The roads got sandier the closer we got to Vizcaino. We rested in town, ate dates, watermelon, and other street foods. The route out of town was a mix of paved highway and sandy dirt roads. We pushed our bikes, a lot, through sand and fluffy silty volcanic ash before deciding to cut back to the highway, away from the route, for the final kilometers into San Ignacio. We stayed at Fong’s Motel. Nano Fong was a circus performer and had set a world record for Unicycling, 56 hours.

We touch so many lives and places on this journey. It is truly an amazing world out here, and I’m so happy to have the opportunity to be out in it, experiencing the nuanced textures that make up its beauty.

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Parade in Mulege: Dìa de la Revolucìon

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Palapa: palm leaf roof (from the underside)

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We spent Thanksgiving hanging out on the beaches south of Mulege…

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Playa Ventura…

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Ocean in the Sky (Ephemeral no.6)

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Playa Requeson…

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Playa El Coyote…

Baja Note no.1 & 2

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Back on the bikes, after Rosarito…

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Mission San Borja …founded in 1762, the church was completed in 1801.

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A third species of Fouquieria… the Baja California Tree Ocotillo (Fouquiera diguetti)

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Candelilla ‘euphorbia lomelii’ has cool looking fruit…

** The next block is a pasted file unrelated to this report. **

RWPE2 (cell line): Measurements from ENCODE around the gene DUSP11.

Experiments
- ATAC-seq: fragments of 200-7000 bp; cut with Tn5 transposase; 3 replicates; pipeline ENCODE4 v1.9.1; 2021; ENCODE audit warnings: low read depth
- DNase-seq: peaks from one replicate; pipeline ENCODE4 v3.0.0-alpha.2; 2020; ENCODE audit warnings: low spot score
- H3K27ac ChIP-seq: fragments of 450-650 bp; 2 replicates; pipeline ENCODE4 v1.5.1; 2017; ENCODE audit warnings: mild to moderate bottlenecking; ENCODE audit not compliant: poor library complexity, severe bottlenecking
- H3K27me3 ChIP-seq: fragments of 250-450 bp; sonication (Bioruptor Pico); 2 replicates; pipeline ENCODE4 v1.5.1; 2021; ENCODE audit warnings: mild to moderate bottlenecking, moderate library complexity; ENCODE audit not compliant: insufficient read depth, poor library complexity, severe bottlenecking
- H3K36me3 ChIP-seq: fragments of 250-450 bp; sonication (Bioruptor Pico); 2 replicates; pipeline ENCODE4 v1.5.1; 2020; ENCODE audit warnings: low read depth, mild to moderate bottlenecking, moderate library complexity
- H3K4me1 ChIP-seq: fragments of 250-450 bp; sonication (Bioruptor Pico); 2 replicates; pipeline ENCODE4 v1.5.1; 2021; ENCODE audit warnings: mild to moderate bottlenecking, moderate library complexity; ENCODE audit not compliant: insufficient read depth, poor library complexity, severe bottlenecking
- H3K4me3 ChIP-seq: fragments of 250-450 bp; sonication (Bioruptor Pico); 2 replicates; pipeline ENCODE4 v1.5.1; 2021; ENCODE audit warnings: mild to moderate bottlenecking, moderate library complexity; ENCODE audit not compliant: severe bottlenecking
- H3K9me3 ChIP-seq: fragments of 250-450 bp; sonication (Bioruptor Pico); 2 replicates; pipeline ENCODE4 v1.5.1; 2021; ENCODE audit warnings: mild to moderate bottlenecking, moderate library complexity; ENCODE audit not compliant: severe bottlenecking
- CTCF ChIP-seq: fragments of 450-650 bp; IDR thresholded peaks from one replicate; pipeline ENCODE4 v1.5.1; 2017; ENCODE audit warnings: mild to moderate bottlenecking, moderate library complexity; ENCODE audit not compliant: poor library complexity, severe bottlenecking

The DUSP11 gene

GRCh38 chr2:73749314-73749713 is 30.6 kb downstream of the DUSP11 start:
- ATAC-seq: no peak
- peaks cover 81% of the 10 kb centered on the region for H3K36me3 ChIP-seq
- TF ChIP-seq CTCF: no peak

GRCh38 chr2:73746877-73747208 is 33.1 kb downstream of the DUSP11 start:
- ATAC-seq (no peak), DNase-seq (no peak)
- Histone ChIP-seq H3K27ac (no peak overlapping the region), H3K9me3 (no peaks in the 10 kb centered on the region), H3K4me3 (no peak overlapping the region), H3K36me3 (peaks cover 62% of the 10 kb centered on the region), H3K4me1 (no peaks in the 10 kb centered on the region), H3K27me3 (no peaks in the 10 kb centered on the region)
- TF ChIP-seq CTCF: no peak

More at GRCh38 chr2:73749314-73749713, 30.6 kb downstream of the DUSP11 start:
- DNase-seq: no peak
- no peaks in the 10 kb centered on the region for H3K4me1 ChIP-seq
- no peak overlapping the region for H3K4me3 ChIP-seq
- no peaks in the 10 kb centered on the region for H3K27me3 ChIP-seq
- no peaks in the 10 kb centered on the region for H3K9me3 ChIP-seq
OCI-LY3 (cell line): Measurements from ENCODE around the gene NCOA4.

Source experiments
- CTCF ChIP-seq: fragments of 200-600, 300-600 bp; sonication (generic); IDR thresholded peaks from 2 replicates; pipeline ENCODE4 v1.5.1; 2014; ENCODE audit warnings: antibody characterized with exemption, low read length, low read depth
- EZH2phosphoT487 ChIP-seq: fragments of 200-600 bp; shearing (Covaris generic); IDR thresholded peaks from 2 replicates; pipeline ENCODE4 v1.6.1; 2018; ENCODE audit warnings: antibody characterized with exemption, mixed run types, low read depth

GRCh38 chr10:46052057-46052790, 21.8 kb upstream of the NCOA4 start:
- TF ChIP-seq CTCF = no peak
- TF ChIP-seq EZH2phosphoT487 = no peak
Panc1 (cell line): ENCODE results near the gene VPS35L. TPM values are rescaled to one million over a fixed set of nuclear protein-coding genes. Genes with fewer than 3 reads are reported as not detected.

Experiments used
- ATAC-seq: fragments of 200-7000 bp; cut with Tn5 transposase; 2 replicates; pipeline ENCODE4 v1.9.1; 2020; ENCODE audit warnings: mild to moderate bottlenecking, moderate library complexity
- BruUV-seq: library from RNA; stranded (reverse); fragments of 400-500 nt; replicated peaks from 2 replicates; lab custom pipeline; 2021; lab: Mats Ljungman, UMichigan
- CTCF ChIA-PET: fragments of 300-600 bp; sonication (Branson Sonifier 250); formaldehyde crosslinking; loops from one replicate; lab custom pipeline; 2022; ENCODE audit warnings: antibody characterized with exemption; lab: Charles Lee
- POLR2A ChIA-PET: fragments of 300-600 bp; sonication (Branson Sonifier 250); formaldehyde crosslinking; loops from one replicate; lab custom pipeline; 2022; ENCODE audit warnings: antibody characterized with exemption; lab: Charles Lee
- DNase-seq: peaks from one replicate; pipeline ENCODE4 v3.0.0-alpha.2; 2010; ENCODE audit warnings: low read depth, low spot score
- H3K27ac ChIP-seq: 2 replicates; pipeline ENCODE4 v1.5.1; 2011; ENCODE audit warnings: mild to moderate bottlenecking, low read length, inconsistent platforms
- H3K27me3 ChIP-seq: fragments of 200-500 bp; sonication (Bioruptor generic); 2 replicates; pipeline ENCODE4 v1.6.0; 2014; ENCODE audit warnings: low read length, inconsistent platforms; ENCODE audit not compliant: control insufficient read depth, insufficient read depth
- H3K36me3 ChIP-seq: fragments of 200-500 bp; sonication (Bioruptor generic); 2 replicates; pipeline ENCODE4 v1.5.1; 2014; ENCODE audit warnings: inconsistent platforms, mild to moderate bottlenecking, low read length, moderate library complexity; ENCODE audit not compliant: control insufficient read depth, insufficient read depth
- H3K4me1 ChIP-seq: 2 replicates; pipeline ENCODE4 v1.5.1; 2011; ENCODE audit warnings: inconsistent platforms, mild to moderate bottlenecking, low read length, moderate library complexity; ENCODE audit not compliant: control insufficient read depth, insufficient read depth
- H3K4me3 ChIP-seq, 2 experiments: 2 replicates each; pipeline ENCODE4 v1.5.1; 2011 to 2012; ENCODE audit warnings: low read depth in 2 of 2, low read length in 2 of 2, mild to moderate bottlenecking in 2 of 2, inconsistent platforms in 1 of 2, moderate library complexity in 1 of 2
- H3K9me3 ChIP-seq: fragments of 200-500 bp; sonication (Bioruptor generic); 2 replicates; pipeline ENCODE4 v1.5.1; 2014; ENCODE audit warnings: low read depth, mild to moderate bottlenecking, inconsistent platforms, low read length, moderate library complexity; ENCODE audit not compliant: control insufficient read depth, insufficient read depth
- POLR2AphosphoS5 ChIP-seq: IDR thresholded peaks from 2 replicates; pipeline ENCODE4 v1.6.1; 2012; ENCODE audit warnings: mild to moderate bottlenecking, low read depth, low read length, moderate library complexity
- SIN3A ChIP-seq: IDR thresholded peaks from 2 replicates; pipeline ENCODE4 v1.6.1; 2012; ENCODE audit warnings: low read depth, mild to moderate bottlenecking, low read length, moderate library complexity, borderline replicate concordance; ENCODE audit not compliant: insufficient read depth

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Old Man Cactus…

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Sunrise on the Sea of Cortez in Bahia de Los Angeles, beautiful morning complete with dolphins leaping through the sea…

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Baja Note no.4

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Zopalilotes (vultures) roosting on a Cardon Cactus

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He likes to read in bed…

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Soft desert textures…

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I’ve been seeing a lot of these fuzzy critters…

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Elephant Tree (torete) is in the Frankincense family. This species leaves smell like peppermint with a hint of citrus.

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Moody Skies…

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Traffic on the Baja Divide…

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Abandoned buildings looking ominous with moody skies…

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Neon trying a local street food in Vizcaino: corn, slathered in mayonnaise, rolled in shredded cheese, and sprinkled with lemon chili powder. He said it was quite tasty…

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These mountains southwest of Vizcaino captured my interest. I’d like to climb them someday…

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We pushed our bikes through deep sand, and fluffy silty volcanic ash, on the roads after Vizcaino…

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Riding up on a plateau above the sandy layers…

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Sunset, Tree Ocotillo, Cardon, and Joshua Tree style yucca

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Sunrise, waiting for the sun to warm…

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Mission San Ignacio, founded in 1728…

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4 Comments

  1. Thanks for the posting. I like your abstract mini paintings Plein air bike pack painting.

    Lee

    On Mon, Dec 18, 2017 at 5:08 AM, The Redheaded Nomad wrote:

    > The Redheaded Nomad posted: ““Rosarito to San Ignacio”. After picking up > Neon’s new bike seat in Guerrero Negro we took the bus south to Mulege to > meet family for Thanksgiving. We swam in the Bay of Conception on the Sea > of Cortez, watched a parade, and drank margaritas on the beach” >

    Liked by 1 person